One of my favourite items on a cheeseboard are the muscatel grapes. These sweet, dried grapes have a tiny seed in them making every bite a little bit crunchy but they are also the perfect accompaniment for sharp or blue cheeses giving them a balanced sweetness. They can be hard to find but they are easy to make if you get a supply of black muscat grapes.
When I was a teenager I became rather taken with the idea of dehydrating my own dried fruit. So much so that I asked for a dehydrator for Christmas. I received it and dried fruit a total of four times before I got bored with the whole process and stopped doing it. I'm pretty sure somewhere in my parents' basement is the dehydrator because they never throw away anything that is in good working order.
While Mr NQN is a dried fruit monster, I don't really eat that much dried fruit now. The only exception I make is for dried fruit in cakes (haha!) and muscatels, those delicious little grapes that often feature on cheeseboards. Part of the reason why I don't eat dried fruit a lot is because sulfur dioxide is used and I'm slightly allergic to it. It is used as a preservative and also to give fruit a bright colour, otherwise it can go brown in colour which can be less visually appealing. This isn't an issue with muscatels or grapes that turn brown or black anyway.
Without having to go through the entire basement I wanted to see how it would be if I made my own muscatels at home in the oven. It's a long process I will warn you but once you try your own you may be a bit smitten with doing it this way from now on. All it requires is patience and it pays dividends, especially if you or your loved ones are allergic to sulfur dioxide. Most dried fruit at the supermarket is treated with sulfur but you can buy sulfur free fruit at health food stores.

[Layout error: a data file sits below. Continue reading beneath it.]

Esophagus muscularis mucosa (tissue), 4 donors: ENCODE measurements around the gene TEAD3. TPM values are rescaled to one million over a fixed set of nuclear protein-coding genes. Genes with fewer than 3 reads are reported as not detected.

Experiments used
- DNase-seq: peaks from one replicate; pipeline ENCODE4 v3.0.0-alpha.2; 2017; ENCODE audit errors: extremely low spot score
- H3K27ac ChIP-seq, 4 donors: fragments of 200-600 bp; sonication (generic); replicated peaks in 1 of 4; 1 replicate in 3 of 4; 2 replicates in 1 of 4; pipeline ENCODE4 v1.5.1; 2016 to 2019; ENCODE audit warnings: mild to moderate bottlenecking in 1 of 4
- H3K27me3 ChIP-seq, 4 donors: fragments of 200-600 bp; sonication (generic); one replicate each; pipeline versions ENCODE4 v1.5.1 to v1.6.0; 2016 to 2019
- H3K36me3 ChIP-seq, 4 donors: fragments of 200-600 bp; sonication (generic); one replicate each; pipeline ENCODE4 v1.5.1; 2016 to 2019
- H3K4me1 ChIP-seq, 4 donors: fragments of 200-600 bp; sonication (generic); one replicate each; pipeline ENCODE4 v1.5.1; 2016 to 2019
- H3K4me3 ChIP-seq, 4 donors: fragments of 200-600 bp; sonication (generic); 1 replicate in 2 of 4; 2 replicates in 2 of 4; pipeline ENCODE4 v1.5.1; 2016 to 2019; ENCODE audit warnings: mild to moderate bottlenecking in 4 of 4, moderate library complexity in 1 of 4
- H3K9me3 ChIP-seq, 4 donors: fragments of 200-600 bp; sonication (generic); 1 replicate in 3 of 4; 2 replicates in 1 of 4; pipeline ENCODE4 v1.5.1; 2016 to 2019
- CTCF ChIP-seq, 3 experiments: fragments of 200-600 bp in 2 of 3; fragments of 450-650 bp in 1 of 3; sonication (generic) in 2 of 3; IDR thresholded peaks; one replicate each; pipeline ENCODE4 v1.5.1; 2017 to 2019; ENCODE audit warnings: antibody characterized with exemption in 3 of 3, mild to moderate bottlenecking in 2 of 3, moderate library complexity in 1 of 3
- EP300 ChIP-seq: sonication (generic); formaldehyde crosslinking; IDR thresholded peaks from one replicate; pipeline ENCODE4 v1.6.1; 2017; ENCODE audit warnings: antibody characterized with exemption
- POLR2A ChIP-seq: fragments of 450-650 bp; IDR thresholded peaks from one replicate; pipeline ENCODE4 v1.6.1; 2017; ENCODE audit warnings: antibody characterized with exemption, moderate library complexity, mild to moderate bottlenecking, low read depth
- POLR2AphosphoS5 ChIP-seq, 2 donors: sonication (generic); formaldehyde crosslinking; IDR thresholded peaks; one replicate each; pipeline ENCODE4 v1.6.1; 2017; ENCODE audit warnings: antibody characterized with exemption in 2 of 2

I do recommend drying as much fruit as you can to make the most of the time using your oven. I can fit 3 or 4 trays of fruit in my oven, perhaps even 5. It takes 18 hours at a very low temperature so I recommend starting it at around 2pm in the afternoon so the next day around 8am you can turn the oven off (or just adjust the times to when you'll be home). With grapes being plentiful and cheap try experimenting with different varieties if you can't get a hold of black muscat grapes - we bought a whole lot from Tinkler's Wines in the Hunter Valley on our recent weekend there.
So tell me Dear Reader, what would you put on your ideal cheese platter? Do you have a favourite dried fruit?